In July, Thailand rolled out a pilot scheme for its launch of its CBDC, the Digital Baht. If you’re unsure of the differences between central bank digital currencies and other currencies, click
here
!

This October, China proposed a lottery airdrop of their new Digital Yuan in Shenzhen city, as a trial before a national roll-out. Users had to download an app on their smartphone and sign up using a form. Three days after the lottery, the winners had 6 days to spend their winnings before any remaining Yuan was removed. This shows the freedom of governmental activity and control with CBDCs, but also the correlation between COVID-19 and cryptocurrency adoption.

Whilst the pandemic appears to have spurred on the development of CBDCs, during talks at the recent IMF conference, the chairman of the FED did not appear to have any plans or sense of urgency for creating a digital dollar, leaving some economists concerned that the United States will fall behind in the decentralized finance and blockchain industries.

IMF - Global Monetary Renegotiation

The International Monetary Fund (IMF) called for a new “Bretton Woods” style moment earlier this month, with financiers from across the globe coming together to discuss the urgent need for a worldwide economic overhaul.

This unprecedented turn of events is comparable to the Bretton Woods agreement Conference that took place after the second world war. Once the dust had settled after years of conflict, 730 delegates from all 44 allied nations met at the Mount Washington Hotel, Bretton Woods, New Hampshire. World leaders came together to agree on a new global economic paradigm that would change financial and monetary policy to help restore the economies of nations ravaged by war.

In the recent announcement by the IMF, much of the focus of the debate was around digital currencies and in particular, central bank digital currencies (CBDCs). The effect of COVID-19 on the global economy has expedited the need for new and efficient monetary policy and economic infrastructure. 

The IMF and the International Bank for Reconstruction and Development (IBRD), established a framework for international financial relations in what is now commonly referred to, as the Bretton Woods system.

The Bretton Woods system saw the price of gold become the basis for the US dollar, while other currencies would become pegged to the dollar. This system was overturned by President Nixon in the 1970s when it was announced that gold could no longer be exchanged for USD and subsequently, the US dollar became unpegged from gold.

This is the type of moment that the IMF is calling for, and CBDCs appear to be at the forefront of the conversation. Countries suffering from economic downturn as a result of the pandemic are pushing towards CBDCs, which is a bullish indicator for blockchain technology adoption and innovation.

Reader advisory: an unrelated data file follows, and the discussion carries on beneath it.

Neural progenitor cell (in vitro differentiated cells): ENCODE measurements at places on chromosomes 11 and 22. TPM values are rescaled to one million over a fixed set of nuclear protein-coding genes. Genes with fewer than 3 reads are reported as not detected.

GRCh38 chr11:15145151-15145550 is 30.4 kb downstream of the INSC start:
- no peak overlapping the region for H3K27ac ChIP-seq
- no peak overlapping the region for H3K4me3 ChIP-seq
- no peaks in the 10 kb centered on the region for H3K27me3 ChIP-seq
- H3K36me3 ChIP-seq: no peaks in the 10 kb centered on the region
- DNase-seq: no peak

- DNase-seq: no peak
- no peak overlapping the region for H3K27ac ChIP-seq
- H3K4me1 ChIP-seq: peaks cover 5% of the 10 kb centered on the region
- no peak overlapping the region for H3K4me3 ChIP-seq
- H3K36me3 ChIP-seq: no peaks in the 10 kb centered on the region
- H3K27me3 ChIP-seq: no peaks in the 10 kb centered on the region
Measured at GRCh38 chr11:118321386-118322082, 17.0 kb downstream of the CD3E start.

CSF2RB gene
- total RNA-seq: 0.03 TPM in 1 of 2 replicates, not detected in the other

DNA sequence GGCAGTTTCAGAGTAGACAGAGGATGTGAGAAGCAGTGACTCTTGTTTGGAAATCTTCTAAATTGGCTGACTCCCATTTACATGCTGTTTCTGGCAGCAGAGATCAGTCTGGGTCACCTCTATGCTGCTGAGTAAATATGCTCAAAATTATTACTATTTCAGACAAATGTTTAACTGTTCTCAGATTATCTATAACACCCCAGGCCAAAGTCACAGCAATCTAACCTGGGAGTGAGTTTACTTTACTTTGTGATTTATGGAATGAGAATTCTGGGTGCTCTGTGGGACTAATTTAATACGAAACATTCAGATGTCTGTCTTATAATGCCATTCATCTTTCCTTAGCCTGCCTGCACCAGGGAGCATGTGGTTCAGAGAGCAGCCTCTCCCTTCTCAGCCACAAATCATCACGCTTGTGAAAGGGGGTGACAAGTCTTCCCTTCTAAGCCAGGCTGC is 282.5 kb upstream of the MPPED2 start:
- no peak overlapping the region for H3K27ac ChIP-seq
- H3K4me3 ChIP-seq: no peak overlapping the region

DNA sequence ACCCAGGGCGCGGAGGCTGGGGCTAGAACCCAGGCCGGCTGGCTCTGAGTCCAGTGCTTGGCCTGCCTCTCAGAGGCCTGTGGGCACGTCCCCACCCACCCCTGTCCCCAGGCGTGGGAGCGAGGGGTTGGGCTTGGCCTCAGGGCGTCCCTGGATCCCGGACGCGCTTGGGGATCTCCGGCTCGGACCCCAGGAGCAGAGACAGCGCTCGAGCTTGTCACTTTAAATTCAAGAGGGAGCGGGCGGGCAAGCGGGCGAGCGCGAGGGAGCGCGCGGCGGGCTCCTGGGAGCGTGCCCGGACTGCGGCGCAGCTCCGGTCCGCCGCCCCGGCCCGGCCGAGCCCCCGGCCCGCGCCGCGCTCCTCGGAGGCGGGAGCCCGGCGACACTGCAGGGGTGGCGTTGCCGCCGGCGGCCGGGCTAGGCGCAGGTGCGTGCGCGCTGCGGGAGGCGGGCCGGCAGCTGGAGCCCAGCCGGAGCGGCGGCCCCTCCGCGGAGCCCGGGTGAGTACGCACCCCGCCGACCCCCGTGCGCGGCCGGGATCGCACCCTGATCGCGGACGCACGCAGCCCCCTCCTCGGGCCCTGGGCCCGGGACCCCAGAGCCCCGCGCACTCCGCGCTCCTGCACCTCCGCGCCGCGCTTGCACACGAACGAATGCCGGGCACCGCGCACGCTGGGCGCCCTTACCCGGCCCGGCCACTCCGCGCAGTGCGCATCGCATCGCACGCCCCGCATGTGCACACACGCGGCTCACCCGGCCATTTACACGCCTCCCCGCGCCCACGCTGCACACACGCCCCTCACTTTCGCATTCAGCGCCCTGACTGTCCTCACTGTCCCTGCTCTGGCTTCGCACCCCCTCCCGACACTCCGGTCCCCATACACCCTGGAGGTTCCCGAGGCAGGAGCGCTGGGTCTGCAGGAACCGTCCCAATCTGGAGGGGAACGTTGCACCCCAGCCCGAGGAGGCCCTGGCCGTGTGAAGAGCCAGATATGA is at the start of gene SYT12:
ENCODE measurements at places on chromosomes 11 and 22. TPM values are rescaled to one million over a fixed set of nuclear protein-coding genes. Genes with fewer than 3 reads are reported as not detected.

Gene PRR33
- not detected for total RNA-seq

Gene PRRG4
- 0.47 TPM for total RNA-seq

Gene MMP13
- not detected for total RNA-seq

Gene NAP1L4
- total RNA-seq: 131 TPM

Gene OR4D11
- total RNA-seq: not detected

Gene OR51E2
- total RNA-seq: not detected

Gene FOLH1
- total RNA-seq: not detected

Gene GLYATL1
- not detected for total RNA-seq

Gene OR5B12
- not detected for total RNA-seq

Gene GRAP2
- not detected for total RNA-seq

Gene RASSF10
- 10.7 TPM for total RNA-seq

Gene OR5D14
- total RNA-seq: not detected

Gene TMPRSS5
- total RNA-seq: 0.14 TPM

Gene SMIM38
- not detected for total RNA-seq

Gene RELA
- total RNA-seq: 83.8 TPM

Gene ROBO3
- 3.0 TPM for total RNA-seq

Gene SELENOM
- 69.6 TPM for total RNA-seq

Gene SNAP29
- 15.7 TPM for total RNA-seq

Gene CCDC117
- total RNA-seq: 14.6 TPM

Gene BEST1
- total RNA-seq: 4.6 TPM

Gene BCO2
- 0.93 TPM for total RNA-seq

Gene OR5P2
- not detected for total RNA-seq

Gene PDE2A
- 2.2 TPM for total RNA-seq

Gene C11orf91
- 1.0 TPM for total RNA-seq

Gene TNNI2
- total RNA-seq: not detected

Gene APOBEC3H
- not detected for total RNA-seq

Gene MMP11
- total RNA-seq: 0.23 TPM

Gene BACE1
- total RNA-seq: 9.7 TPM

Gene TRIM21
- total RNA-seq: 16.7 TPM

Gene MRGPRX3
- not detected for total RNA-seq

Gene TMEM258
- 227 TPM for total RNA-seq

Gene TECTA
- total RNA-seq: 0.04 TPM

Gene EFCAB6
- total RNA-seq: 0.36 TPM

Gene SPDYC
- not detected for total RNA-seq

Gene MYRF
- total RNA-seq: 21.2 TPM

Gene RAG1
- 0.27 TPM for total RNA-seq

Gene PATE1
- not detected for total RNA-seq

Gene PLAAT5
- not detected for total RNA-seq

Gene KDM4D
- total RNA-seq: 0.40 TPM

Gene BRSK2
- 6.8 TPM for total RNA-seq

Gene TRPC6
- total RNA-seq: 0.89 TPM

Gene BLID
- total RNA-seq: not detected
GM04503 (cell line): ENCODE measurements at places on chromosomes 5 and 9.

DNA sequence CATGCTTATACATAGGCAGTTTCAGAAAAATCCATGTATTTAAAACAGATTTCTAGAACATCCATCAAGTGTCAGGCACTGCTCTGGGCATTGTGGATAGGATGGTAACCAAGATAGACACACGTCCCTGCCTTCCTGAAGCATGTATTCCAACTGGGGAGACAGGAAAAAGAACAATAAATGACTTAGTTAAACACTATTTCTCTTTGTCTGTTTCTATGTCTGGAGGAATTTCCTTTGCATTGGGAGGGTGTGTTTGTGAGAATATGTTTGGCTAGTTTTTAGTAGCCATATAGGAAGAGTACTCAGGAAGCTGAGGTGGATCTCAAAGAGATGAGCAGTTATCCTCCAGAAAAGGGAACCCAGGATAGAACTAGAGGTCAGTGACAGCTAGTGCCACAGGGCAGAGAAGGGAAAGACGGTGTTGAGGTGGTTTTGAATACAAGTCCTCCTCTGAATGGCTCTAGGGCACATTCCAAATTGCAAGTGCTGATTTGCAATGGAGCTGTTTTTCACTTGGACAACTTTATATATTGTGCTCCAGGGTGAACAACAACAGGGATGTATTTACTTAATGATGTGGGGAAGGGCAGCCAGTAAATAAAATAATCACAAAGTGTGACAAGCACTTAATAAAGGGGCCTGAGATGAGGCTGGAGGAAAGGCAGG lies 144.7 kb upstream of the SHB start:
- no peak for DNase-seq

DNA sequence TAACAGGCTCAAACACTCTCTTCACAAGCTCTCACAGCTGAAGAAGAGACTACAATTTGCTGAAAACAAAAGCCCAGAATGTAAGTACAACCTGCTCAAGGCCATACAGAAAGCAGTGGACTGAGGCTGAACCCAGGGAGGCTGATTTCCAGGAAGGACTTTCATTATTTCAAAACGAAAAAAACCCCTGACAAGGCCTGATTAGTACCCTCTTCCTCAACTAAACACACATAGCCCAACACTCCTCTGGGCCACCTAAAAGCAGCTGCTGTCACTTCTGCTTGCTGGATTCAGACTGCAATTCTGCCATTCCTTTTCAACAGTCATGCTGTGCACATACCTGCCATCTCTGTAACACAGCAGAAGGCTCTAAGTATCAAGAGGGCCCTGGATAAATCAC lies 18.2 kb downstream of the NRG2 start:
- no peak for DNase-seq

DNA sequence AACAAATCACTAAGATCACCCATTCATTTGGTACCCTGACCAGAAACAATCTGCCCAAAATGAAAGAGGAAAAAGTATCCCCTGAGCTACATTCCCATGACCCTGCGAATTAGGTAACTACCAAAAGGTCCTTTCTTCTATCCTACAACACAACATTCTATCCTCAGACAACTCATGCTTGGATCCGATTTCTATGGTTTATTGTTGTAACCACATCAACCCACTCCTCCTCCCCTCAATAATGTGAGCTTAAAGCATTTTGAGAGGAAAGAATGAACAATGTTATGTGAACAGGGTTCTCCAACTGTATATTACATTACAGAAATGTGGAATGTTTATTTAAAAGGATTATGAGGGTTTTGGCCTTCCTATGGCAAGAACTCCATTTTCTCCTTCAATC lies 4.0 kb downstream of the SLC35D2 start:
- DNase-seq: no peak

The Crypto Market During COVID-19

After the long bearish period throughout 2018, the cryptocurrency market appeared to be making a trend reversal throughout mid-2019 up until the news of the pandemic caused a colossal dump in March this year.

The crypto market has often shown correlation to the traditional stock market, so it comes as no surprise that markets across the world hit the floor as the global economy came to a standstill during a period of complete uncertainty.

However, the confidence in cryptocurrency was apparent by the speed at which the market recovered. The already over-inflated stock market was slower to recover during the pandemic, with only a handful of major tech companies holding up the markets. Despite this, tech company stock skyrocketed throughout 2020, pushing the S&P 500 to new all-time-highs, contrary to productivity grinding to a halt globally, and central banks and governments printing money out of thin air, further increasing the national debt.

How Has Crypto Performed During The Pandemic?

Cryptocurrency has been the best performing asset class this year, outperforming gold, stocks, and commodities. The recovery in the crypto market was astonishing, and now we could be on the road to new all-time-highs as early as this year. 

The change in sentiment around cryptocurrency has several major factors. One factor is that now, compared to the ICO bubble of 2017, the crypto market is full of fully functioning products that provide real value to users. 

Secondly, there is a “wall of money” coming into the crypto space, as publicly traded companies, payments processors, banks, and other institutional investors rush to invest in crypto to offer the latest digital financial instruments and cryptocurrency services.

Bitcoin appears to be decoupling from both gold, and the stock market, and with record amounts of USDT entering circulation, it looks like many investors are turning to cryptocurrency, in particular Bitcoin, as a hedge against inflation. Markets have been rocked by COVID-19 and cryptocurrency appears to be coming into favour faster than ever before.

Why People Are Choosing Crypto Now